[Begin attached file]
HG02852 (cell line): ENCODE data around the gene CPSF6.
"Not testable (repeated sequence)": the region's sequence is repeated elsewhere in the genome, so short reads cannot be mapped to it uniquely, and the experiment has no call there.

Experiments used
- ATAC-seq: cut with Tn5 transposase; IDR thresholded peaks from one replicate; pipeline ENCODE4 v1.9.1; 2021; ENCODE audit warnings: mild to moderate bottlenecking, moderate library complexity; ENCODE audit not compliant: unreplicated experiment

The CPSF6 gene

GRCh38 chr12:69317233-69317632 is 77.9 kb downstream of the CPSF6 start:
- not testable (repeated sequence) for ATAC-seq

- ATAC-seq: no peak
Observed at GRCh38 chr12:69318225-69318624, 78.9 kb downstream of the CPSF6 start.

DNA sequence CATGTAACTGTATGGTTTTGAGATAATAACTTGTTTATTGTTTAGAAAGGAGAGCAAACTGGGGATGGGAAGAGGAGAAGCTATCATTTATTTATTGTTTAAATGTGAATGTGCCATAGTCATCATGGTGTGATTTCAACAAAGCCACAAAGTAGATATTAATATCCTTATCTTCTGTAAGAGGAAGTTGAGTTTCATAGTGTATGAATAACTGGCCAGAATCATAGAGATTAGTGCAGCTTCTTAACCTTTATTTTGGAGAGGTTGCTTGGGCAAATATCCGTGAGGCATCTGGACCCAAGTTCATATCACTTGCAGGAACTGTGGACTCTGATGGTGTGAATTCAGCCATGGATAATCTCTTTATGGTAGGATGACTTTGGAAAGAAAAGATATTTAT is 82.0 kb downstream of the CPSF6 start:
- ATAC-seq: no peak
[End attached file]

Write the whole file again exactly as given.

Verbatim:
HG02852 (cell line): ENCODE data around the gene CPSF6.
"Not testable (repeated sequence)": the region's sequence is repeated elsewhere in the genome, so short reads cannot be mapped to it uniquely, and the experiment has no call there.

Experiments used
- ATAC-seq: cut with Tn5 transposase; IDR thresholded peaks from one replicate; pipeline ENCODE4 v1.9.1; 2021; ENCODE audit warnings: mild to moderate bottlenecking, moderate library complexity; ENCODE audit not compliant: unreplicated experiment

The CPSF6 gene

GRCh38 chr12:69317233-69317632 is 77.9 kb downstream of the CPSF6 start:
- not testable (repeated sequence) for ATAC-seq

- ATAC-seq: no peak
Observed at GRCh38 chr12:69318225-69318624, 78.9 kb downstream of the CPSF6 start.

DNA sequence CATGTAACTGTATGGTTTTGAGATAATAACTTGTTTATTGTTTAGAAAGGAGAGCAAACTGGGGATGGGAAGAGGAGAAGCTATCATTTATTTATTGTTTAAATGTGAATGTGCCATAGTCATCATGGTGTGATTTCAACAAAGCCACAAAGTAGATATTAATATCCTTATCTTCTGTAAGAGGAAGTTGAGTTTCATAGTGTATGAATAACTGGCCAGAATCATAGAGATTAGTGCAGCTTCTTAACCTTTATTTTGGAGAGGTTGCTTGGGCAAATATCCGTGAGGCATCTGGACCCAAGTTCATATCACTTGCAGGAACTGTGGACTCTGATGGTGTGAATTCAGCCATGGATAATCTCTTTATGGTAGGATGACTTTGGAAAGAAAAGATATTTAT is 82.0 kb downstream of the CPSF6 start:
- ATAC-seq: no peak